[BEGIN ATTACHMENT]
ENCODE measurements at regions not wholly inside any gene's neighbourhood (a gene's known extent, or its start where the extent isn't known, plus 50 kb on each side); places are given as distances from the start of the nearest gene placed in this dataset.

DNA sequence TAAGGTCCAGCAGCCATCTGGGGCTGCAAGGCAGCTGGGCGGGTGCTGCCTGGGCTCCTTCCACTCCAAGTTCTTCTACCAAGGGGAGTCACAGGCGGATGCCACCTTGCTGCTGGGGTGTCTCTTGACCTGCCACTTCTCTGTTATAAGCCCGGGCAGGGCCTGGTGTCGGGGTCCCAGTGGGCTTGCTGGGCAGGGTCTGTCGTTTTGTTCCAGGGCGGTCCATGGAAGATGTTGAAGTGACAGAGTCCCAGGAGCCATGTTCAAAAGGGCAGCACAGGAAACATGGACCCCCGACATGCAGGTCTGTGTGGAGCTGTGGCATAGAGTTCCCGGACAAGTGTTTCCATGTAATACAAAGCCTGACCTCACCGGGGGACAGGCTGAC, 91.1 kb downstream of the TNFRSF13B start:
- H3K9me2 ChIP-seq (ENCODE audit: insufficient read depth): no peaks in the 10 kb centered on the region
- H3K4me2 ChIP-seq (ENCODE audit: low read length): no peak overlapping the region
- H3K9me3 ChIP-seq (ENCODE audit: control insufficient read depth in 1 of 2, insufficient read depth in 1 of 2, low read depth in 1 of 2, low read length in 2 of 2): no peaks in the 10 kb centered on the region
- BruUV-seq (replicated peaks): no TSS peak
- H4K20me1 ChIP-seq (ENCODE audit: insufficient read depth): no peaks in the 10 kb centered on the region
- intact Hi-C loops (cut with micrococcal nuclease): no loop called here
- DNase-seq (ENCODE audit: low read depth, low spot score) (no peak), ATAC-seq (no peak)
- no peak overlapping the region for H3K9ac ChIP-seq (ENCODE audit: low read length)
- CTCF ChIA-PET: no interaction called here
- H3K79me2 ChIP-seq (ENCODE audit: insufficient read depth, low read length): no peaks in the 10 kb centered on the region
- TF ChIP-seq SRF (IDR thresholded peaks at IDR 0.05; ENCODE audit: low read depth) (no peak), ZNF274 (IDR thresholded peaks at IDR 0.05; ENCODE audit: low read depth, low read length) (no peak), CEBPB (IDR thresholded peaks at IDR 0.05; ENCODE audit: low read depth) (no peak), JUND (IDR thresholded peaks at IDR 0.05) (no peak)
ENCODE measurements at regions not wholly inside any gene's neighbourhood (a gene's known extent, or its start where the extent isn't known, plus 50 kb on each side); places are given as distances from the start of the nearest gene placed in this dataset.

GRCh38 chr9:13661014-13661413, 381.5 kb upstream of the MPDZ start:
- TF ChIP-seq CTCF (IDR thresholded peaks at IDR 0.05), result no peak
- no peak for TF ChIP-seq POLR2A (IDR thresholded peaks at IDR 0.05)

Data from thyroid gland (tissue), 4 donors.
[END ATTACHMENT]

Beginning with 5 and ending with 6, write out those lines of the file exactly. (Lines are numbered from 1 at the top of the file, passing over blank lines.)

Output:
- H3K9me3 ChIP-seq (ENCODE audit: control insufficient read depth in 1 of 2, insufficient read depth in 1 of 2, low read depth in 1 of 2, low read length in 2 of 2): no peaks in the 10 kb centered on the region
- BruUV-seq (replicated peaks): no TSS peak